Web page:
Is Microsoft turning open source friendly?
We already now that Microsoft has it’s own open source software blog. We know that the Redmond Mogul is dipping it’s toes in sharing open source software. And after the deals with Novell, Linspire and Xandros we also know that something is brewing at Microsoft headquarters.
But a Microsoft that is actively promoting the use of competitive open source software, I guess that is kind of new. Groklaw reports that the Microsoft Marketplace offered a download of Ubuntu Linux for a short while and that at least 10.000 users actually did that.
So, thanks to Microsoft we might have about 10.000 extra converts to Linux. If the majority are actually Dutch speaking our book could be a bestseller.
And the internet has more good news. Microsoft is a Gold Sponsor for the FOSS-ed for Windows convention in Sri Lanka. You can see the familiar logo at the bottom of the page. A quote:
While there is a trend in the industry moving towards GNU/Linux and Free and Open Source Software – FOSS – Microsoft Windows is still a dominating force. Many applications have been developed around it and many continue to do so. Most of this software is also proprietary and includes heavy license fees. Proprietary software may cost anything from a few hundred dollars to millions of dollars for licensing fees alone. As a developing country, most individuals and even companies cannot afford such prices and resort to using illegal copies of software. Pirated software may cost only a fraction of the actual price but the implications can be far greater.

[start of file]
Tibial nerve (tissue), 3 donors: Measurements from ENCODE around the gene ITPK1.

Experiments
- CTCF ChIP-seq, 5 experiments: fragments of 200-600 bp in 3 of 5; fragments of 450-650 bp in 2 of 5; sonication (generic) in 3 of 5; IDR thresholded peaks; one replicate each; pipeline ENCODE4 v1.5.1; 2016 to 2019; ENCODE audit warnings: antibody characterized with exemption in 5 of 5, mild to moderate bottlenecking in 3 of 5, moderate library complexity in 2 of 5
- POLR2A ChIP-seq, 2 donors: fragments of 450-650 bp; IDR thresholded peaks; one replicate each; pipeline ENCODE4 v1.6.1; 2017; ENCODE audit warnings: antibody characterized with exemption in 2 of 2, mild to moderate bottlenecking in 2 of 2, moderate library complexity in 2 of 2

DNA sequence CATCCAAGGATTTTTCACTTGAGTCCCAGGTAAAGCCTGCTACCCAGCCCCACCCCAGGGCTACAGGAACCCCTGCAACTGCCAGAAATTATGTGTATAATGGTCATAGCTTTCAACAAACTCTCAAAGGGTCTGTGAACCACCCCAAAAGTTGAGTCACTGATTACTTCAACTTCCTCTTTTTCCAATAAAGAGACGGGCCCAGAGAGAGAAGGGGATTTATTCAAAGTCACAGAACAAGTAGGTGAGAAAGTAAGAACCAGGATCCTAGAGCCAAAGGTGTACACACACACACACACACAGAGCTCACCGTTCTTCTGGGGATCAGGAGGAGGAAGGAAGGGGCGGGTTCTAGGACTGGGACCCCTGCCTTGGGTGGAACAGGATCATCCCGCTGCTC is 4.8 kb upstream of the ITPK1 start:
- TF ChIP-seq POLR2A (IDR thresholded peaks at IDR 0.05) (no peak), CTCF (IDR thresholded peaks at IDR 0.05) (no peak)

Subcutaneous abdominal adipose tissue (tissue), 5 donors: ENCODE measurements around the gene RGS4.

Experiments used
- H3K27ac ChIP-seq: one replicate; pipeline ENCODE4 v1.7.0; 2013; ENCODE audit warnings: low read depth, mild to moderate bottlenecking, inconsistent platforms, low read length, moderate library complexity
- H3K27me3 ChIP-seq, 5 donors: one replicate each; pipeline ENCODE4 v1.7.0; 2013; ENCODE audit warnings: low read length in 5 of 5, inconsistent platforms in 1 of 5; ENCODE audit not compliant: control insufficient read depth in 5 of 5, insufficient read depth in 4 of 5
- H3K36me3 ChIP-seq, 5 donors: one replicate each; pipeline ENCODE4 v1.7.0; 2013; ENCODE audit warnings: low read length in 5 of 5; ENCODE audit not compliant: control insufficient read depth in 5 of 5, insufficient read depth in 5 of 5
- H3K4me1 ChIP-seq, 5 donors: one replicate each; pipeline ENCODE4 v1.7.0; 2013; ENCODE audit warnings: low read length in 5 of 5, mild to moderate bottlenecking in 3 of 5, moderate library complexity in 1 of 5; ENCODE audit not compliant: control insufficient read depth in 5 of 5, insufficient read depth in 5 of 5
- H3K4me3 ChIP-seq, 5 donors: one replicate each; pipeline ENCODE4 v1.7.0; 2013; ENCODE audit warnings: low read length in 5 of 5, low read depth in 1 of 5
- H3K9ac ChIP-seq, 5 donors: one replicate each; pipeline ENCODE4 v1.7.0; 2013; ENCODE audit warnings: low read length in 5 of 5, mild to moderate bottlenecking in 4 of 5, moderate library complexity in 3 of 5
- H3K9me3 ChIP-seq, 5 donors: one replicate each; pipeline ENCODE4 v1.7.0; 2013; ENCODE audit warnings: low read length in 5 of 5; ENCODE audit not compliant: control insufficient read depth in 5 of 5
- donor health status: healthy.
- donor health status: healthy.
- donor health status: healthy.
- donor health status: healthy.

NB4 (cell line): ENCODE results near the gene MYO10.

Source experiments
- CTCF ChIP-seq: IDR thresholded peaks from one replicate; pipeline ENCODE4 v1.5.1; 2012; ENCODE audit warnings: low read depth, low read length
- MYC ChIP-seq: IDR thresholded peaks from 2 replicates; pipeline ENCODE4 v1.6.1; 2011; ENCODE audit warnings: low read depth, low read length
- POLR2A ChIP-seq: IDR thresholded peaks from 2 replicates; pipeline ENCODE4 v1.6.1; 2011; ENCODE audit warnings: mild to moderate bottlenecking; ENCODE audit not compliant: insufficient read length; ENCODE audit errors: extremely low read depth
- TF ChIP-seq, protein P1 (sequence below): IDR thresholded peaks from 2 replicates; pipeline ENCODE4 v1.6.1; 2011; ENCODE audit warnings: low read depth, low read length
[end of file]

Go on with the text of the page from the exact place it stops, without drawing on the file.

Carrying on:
So are there viable alternatives to be used in the Windows environment? The answer is YES! Alternatives that don’t have exorbitant licensing fees and will not result in intellectual property violation lawsuits being slapped against you! Alternatives that do not involve high maintenance costs either, are customisable, regularly and quickly provide security fixes in response to feedback and also have community driven support. What are these wonderful viable alternatives? It’s Free and Open Source Software that run on Windows too! A large and wonderful catalog of FOSS applications exist for Windows users today. From Web browsers and mail clients to graphics software and content management systems, it’s all out there ready to download and use! If you want to know more come check out FOSS-ed for Windows: THE event for all you decision makers to find out how YOU can benefit from FOSS while still continuing to use Windows.
Yes, you read correctly. Microsoft is supporting a convention that wants to fight the piracy of (Microsoft) software by promoting the use of open source alternatives. Maybe my argument that Microsoft is no longer the evil company it once was has some validity after all. Next: Microsoft open sources Office 2007.